Latest Suicide Prevention Research Cites Roles for Clinicians

By Splete, Heidi | Clinical Psychiatry News, October 2019 | Go to article overview

Latest Suicide Prevention Research Cites Roles for Clinicians


Splete, Heidi, Clinical Psychiatry News


FROM A SCIENCE TALKS WEBINAR

Adolescent suicides can be prevented, and clinicians have a key role to play, Joan Asarnow, PhD, said in a webinar presented on World Suicide Prevention Day, Sept. 10, 2019, to raise awareness of the latest research in suicide prevention and risk factors.

Primary care can be the first-line screening to identify risk factors for suicide, and a close link with primary care "can make a very big difference in helping kids get through tough times," Dr. Asarnow said during a question-and-answer session. Some studies have shown that when doctors and nurses are able to recognize suicidality and link to behavioral health when needed, suicide attempts and ideation are reduced. Strategies including dialectical behavior therapy and cognitive-behavioral therapy have proven successful in reducing self-harm, she noted.

Schools also have a role in suicide prevention, said Dr. Asarnow of the University of California, Los Angeles, and editor of a special issue of the Journal of Child Psychology and Psychiatry on suicide and self-harm.

She cited data from the Saving and Empowering Young Lives in Europe (SEYLE) study, a longitudinal study of school-based suicide prevention interventions, in which suicide attempts were significantly lower among teens who were exposed to a school-based program (Youth Aware of Mental Health) than they were among controls.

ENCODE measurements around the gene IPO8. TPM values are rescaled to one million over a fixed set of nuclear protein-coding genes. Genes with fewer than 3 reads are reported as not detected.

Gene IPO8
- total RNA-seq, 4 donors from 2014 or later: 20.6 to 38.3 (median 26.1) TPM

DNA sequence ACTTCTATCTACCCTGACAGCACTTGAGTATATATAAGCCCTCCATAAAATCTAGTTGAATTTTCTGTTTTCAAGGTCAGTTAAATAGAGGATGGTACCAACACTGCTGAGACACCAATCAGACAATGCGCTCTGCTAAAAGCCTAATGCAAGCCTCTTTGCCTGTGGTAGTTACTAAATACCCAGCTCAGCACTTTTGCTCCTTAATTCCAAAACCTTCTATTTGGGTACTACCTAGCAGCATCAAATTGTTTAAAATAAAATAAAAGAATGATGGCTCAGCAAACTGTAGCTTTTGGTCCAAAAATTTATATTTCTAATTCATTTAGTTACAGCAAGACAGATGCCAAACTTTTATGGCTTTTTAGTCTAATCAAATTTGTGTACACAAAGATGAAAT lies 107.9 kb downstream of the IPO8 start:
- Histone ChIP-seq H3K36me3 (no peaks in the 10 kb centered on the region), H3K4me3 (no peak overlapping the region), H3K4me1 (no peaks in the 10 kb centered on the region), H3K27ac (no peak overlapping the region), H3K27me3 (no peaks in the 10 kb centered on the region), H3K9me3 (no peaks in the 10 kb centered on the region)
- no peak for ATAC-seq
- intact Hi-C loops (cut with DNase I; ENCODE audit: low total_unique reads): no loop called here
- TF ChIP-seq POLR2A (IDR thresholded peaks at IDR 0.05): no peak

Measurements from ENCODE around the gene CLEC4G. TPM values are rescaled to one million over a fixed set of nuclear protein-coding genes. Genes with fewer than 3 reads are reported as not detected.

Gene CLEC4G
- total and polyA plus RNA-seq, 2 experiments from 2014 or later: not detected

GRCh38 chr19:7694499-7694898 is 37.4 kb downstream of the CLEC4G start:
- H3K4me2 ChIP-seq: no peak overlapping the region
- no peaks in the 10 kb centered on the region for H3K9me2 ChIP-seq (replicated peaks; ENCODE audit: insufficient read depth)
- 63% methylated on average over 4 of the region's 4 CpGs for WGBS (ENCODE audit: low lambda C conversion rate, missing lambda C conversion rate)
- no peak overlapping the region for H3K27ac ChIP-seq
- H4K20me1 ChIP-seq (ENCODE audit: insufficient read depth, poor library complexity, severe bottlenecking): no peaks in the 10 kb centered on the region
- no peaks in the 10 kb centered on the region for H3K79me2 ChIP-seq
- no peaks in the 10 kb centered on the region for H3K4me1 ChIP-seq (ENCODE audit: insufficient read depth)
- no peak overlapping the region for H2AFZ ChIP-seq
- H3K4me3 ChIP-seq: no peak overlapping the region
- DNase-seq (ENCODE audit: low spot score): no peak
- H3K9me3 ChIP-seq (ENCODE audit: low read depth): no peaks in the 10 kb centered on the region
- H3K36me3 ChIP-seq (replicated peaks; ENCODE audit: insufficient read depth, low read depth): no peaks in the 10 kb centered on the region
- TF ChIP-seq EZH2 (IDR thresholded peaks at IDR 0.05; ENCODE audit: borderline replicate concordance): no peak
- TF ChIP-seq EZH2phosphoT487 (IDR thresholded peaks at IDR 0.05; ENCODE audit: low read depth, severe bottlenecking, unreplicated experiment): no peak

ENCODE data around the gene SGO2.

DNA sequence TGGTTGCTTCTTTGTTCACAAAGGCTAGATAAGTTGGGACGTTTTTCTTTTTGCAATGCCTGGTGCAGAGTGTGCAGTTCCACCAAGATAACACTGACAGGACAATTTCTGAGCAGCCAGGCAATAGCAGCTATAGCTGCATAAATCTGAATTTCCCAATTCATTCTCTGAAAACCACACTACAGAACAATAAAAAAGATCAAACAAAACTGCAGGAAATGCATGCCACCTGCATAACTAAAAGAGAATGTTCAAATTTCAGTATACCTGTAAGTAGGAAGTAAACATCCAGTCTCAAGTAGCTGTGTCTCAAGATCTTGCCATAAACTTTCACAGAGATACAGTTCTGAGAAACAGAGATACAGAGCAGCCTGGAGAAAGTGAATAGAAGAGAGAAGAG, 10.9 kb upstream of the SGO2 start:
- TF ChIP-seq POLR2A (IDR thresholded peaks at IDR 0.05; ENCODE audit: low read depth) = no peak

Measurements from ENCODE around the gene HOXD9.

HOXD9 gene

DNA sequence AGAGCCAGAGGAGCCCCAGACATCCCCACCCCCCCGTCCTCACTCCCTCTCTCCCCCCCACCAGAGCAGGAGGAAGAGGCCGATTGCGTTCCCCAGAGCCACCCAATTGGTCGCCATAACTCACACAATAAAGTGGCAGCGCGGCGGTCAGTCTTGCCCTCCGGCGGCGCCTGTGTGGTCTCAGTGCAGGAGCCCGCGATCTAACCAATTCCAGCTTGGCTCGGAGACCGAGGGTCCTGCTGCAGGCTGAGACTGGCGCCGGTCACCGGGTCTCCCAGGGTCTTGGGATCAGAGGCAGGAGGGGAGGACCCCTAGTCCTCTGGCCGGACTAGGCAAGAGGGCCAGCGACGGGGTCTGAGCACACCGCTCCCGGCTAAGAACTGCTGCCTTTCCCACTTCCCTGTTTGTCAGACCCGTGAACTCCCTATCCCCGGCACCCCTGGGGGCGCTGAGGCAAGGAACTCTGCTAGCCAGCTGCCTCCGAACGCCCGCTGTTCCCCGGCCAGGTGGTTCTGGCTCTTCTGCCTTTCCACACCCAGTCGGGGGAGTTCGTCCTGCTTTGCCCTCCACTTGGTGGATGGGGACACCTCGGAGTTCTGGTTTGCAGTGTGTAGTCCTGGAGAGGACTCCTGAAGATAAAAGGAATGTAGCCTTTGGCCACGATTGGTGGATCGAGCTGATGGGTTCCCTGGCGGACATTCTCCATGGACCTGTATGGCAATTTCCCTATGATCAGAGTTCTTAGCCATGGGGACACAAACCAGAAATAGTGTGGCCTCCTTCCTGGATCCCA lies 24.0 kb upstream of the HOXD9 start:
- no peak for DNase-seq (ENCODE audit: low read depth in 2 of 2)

Additional findings from the SEYLE study recently were published in the Journal of Child Psychology and Psychiatry (2019. doi: 10.1111 /jcpp. 13119).

The authors investigated the interaction of three interventions with a certain model of suicide risk. The three interventions were Youth Aware of Mental Health (YAM); Question, Persuade and Refer (QPR); and ProfScreen. The latter two are established interventions for use by teachers. In the study, 11,110 high school students from 10 countries in the European Union completed questionnaires to assess baseline feelings of being a burden to others and feelings of loneliness and isolation from family and peers. The questionnaires also assessed health risk behaviors, self-injury, suicide ideation, and suicide attempts (SA), which were factors in the model being investigated. The participants were randomized to one of the interventions or to a control group that received educational posters with information about mental health resources.

In a reassessment of 8,972 adolescents 12 months later, the interventions all significantly reduced the association between repeated suicide attempts and the baseline interaction of self-injury and suicide ideation, compared with the control group.

"Among each of the three intervention groups, [suicide ideation] at baseline did not increase the risk of self-injury to be associated with repeated [suicide attempt]" at follow-up, Shira Barzilay, PhD, of Tel Aviv University, and coauthors said. …

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